4. Avoid contact with your hands
    This didn’t come out so much in the studies, but avoiding contact with the fish with your hands is also a factor in reducing mortality. Your hands can strip the protective slime from the fish and the heat differential between your hands and the fish can cause it discomfort.
  5. Fish with Lures or Flies Rather than Bait
    The other thing you can do to reduce mortality for catch and release fishing is to avoid using bait. Fish caught with bait tend to ingest the hook more deeply and have significantly poorer chances of survival.

Debate over Catch and Release Fishing

The study we referenced earlier showed a big increase in the percentage of anglers fishing catch and release. In 1981, just 35% of fish caught were released, but by 2001 that was 60%.

Catch and release has enjoyed soaring popularity in the US and is well and truly accepted practice in Canada, Australia, New Zealand and a range of other fishing nations.

But in Switzerland and Germany, catch and release fishing is actually considered inhumane under the law and is banned!

When Should You Fish Catch and Release?

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Studies show that more than 80% of fish released survive

This is an individual decision, but for me, I will fish catch and release in the following circumstances:

  • The fish population is low or it is a threatened species – pretty self explanatory. I think it is ethical to fish catch and release for populations of fish that are threatened as it puts a value on these fish beyond eating and often changes the way people look at the fish and they end up supporting efforts to preserve it.
  • The fish is not a good table fish – there’s not much point taking home fish that just don’t taste nice.
  • The rules mandate catch and release – always check your local bag limits and fishing regulations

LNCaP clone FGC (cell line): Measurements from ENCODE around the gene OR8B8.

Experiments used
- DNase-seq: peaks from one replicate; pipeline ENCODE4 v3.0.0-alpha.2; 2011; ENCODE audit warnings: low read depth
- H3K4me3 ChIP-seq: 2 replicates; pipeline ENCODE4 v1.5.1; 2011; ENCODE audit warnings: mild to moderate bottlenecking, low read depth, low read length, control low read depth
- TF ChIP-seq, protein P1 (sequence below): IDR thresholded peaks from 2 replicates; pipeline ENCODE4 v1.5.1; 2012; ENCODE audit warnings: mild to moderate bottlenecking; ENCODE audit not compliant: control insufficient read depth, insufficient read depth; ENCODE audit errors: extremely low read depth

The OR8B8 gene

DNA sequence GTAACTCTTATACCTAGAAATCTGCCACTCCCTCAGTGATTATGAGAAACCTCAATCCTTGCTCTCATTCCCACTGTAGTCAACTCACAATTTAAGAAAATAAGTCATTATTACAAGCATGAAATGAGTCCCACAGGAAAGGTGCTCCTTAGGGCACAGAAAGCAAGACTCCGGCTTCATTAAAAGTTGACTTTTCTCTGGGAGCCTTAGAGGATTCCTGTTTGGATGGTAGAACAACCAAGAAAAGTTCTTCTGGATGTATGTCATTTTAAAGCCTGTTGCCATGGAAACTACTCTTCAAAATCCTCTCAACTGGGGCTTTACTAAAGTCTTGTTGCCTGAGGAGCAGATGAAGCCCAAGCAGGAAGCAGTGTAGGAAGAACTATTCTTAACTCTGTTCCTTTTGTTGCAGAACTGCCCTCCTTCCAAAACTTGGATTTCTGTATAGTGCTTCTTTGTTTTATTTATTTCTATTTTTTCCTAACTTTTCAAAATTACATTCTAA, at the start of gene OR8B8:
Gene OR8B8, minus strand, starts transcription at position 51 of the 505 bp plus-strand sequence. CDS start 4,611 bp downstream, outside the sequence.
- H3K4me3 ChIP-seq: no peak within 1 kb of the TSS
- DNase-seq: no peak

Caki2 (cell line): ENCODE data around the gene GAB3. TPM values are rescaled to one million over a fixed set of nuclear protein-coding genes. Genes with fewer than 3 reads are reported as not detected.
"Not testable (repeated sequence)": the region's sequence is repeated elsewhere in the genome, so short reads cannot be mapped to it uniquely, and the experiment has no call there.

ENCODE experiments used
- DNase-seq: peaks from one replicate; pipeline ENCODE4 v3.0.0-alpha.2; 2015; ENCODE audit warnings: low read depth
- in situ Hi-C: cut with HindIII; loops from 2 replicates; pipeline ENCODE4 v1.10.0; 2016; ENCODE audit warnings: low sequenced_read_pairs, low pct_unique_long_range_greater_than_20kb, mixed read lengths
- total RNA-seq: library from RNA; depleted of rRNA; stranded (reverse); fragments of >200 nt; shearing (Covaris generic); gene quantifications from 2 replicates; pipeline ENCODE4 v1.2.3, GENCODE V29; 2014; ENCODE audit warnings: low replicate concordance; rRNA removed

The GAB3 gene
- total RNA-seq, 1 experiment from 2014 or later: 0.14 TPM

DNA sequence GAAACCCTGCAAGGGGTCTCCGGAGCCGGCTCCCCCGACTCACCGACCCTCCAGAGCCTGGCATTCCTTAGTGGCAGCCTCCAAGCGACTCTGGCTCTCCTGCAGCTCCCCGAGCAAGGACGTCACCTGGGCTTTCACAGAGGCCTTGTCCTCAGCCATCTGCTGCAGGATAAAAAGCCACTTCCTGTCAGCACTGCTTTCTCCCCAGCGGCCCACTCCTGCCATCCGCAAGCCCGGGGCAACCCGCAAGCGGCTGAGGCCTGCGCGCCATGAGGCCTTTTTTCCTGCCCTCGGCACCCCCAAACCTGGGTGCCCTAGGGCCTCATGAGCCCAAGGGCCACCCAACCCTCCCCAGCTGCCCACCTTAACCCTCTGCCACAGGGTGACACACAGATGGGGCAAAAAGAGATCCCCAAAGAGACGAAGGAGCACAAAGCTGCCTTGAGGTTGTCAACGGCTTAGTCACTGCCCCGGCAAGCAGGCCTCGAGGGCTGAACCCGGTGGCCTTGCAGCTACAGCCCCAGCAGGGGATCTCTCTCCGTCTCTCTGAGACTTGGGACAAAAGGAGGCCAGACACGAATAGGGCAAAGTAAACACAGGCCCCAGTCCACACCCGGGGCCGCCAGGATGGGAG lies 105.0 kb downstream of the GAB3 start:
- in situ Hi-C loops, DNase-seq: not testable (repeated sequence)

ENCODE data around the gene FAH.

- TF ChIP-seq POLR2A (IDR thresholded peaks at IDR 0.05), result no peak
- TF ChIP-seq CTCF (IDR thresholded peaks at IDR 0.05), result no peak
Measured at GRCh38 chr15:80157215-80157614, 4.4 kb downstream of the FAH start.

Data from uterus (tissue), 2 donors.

• The fish you have caught is a slow-growing species – there are many fish that are popular angling targets that are slow growing and take more than 30 years to get to a large size. While these may sometimes be good eating, you should avoid taking these fish for the table.

When It Is OK not to fish catch and release?

The flipside to this is when to take home a fish or two for the table.

I will happily take home fish that are in relative abundance and are good tasting.

Trout are probably a good example here – I would take home a trout caught in a lake with a decent population, but not from a river where stocks are low.

Same applies with various ocean and freshwater fish.

The other situation where you want to take a fish is if it is a noxious fish and rules dictate that it can’t be released. Fisheries authorities have introduced fish that are trying to eradicate and they will make it illegal to throw these fish back. Whether or not you are taking these fish to eat, it is important to make sure you kill them humanely (more on how to do this here and here).

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Rick Wallace is a passionate angler and fly fisher whose work has appeared in fishing publications including FlyLife. He's appeared in fishing movies, founded a successful fishing site and spends every spare moment on the water. He's into kayak fishing, ultralight lure fishing and pretty much any other kind of fishing out there.